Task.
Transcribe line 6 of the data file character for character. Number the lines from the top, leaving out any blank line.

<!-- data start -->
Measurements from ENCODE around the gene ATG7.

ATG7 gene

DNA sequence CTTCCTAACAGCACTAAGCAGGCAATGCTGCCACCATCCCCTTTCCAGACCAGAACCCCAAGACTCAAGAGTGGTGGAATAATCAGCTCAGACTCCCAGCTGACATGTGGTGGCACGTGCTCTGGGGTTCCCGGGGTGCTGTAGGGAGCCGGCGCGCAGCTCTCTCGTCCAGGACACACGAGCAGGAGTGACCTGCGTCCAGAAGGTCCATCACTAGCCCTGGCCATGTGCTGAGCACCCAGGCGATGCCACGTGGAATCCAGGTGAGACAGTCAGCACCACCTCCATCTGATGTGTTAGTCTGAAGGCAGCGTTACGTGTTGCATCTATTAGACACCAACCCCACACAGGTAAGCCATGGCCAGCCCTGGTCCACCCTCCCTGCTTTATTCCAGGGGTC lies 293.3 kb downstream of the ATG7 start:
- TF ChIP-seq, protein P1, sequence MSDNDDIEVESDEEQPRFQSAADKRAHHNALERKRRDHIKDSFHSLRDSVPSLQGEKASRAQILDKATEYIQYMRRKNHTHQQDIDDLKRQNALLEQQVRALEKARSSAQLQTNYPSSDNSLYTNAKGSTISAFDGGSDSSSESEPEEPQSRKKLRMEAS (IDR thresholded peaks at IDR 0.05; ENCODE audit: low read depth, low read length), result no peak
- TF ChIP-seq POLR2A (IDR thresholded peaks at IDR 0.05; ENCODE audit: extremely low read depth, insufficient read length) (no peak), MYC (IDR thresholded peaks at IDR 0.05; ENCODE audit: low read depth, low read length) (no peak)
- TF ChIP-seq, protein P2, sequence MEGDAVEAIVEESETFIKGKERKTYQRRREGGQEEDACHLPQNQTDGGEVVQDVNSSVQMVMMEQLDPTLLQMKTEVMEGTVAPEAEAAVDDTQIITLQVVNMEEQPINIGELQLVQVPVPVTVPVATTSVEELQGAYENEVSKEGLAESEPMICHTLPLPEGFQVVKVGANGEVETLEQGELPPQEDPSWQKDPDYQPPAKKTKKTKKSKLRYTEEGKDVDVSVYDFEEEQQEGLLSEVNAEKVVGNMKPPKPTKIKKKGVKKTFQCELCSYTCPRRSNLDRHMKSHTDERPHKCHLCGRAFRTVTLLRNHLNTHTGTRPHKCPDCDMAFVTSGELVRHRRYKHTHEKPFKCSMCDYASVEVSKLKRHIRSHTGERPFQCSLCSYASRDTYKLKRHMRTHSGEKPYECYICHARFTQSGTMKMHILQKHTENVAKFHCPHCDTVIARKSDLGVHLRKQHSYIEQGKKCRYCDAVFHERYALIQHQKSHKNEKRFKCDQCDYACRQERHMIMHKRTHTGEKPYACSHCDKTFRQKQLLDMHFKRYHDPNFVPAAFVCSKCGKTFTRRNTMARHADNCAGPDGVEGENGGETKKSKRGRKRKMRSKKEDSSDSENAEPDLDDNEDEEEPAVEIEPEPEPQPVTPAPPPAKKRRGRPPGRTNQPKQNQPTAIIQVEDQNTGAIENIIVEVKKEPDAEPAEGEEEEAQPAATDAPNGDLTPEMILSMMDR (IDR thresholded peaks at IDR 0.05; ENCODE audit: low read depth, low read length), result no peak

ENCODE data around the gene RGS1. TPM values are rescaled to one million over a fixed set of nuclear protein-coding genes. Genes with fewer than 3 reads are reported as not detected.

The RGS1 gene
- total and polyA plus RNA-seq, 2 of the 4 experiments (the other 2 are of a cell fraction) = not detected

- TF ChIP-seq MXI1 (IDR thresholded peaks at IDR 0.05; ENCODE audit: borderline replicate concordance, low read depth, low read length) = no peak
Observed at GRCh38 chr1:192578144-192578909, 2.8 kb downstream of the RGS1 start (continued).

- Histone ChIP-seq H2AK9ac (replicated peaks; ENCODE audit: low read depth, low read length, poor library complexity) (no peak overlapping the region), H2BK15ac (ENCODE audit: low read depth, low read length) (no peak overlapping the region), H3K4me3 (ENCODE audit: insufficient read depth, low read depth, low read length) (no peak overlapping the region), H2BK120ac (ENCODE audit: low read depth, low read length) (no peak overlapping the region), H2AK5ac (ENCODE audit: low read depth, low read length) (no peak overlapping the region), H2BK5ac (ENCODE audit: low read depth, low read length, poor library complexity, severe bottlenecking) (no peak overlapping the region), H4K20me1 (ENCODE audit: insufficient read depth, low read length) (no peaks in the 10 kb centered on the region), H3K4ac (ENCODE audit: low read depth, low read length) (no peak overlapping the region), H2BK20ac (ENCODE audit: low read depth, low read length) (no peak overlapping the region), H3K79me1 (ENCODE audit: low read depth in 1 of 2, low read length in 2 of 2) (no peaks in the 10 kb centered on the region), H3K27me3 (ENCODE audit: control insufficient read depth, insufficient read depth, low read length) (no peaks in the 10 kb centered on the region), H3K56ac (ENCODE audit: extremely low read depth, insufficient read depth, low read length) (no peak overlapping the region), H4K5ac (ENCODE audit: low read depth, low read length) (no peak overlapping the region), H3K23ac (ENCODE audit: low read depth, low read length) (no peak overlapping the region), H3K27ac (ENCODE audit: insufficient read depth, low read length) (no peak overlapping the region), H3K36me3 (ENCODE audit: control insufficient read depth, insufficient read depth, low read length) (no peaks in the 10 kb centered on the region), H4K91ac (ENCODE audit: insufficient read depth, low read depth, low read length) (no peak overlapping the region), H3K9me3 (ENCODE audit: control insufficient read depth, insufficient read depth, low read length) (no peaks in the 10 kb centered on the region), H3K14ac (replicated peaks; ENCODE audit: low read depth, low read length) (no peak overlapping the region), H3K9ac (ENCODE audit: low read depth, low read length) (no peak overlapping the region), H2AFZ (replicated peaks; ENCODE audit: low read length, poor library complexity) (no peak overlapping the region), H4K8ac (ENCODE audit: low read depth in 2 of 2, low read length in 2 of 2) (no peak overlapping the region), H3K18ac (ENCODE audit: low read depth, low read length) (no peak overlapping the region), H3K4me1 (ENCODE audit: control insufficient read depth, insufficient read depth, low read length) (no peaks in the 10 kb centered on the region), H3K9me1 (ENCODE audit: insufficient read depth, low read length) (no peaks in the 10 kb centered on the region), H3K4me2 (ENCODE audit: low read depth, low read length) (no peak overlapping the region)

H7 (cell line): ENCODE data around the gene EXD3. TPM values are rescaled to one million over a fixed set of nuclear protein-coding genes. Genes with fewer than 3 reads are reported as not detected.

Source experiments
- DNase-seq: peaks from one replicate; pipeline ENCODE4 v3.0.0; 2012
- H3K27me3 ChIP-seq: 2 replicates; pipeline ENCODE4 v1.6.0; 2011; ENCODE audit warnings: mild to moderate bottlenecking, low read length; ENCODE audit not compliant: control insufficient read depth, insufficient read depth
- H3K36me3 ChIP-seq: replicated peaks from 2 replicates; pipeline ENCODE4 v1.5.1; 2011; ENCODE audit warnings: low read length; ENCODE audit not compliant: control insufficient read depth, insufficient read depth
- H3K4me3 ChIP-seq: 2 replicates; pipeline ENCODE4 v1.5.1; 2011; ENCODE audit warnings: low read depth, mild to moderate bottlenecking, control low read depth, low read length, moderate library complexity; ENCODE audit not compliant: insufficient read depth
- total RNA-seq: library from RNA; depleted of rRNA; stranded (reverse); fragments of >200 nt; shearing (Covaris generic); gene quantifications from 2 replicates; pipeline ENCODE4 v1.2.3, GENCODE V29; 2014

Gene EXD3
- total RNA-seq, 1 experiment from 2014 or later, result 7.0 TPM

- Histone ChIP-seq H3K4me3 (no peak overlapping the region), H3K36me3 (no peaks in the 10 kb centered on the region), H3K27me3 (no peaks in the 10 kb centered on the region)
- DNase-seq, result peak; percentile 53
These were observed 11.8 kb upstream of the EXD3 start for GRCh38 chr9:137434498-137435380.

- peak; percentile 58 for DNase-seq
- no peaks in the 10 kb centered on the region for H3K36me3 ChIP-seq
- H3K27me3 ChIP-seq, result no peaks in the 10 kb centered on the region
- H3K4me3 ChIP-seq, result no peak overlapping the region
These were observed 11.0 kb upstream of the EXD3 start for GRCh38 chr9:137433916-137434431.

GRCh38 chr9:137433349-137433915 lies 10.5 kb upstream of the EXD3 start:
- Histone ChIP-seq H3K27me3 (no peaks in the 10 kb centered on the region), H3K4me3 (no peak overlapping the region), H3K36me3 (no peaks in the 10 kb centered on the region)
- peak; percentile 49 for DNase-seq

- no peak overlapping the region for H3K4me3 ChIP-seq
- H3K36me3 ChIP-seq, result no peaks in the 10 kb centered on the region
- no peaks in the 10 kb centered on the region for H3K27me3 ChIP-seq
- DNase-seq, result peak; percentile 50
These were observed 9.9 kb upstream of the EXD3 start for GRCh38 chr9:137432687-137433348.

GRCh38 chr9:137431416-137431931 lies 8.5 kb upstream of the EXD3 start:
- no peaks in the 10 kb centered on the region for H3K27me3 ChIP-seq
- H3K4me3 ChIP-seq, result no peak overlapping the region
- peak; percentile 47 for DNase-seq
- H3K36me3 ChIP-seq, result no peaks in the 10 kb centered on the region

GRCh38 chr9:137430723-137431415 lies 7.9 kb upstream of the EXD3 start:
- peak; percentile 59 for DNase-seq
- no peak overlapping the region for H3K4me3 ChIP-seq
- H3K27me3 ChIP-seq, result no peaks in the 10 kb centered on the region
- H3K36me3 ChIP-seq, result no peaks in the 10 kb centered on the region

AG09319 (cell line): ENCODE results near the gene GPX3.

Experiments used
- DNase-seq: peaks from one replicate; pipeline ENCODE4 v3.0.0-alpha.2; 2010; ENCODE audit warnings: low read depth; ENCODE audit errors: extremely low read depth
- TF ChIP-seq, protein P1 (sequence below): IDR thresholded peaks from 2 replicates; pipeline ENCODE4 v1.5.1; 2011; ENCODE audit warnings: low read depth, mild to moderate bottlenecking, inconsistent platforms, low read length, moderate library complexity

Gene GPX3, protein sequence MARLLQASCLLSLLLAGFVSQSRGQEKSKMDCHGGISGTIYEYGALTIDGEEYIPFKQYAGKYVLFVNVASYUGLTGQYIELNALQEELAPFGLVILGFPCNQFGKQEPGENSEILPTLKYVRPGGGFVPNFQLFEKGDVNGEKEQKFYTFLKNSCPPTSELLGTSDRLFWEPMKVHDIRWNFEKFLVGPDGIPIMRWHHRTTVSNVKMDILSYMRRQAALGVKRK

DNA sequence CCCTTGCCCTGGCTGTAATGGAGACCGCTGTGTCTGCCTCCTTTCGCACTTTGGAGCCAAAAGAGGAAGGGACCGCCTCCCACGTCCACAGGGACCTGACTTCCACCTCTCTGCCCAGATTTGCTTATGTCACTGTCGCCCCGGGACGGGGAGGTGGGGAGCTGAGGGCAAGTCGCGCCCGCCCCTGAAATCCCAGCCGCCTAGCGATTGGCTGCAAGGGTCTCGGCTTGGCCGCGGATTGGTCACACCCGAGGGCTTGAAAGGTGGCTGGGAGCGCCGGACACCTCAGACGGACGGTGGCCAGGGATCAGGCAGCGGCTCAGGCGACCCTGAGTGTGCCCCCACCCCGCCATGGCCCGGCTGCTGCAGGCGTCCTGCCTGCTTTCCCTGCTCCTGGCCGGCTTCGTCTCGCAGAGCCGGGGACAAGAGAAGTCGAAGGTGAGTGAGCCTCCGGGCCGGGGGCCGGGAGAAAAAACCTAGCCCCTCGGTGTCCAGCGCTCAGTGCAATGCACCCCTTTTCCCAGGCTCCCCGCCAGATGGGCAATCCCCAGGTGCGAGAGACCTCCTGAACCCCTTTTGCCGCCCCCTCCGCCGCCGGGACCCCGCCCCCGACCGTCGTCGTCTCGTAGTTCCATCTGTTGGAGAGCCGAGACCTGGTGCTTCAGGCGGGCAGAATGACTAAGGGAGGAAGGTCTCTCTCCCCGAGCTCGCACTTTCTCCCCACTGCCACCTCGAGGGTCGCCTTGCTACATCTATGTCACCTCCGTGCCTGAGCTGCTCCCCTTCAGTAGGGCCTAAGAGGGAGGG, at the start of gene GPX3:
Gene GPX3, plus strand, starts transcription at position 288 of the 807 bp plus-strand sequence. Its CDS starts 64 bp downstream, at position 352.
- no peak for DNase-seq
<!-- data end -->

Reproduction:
- TF ChIP-seq, protein P2, sequence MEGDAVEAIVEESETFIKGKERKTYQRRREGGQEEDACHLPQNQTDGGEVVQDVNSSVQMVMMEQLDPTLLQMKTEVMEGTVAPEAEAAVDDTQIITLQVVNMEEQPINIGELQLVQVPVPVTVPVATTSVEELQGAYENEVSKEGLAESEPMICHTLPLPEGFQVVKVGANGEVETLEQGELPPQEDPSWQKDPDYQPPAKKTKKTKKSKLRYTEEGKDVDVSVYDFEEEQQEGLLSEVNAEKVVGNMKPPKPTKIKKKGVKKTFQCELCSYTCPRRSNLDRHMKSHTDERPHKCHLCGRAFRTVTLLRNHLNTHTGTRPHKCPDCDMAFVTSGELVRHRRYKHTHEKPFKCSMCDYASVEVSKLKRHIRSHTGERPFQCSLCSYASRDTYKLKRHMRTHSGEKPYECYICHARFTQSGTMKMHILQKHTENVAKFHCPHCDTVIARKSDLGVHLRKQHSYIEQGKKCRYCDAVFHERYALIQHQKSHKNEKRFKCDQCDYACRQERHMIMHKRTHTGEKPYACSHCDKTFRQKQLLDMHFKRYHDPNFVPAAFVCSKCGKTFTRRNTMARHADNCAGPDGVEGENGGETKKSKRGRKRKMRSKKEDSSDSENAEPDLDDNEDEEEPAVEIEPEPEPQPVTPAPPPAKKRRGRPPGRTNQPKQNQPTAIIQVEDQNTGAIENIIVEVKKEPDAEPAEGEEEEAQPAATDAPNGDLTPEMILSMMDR (IDR thresholded peaks at IDR 0.05; ENCODE audit: low read depth, low read length), result no peak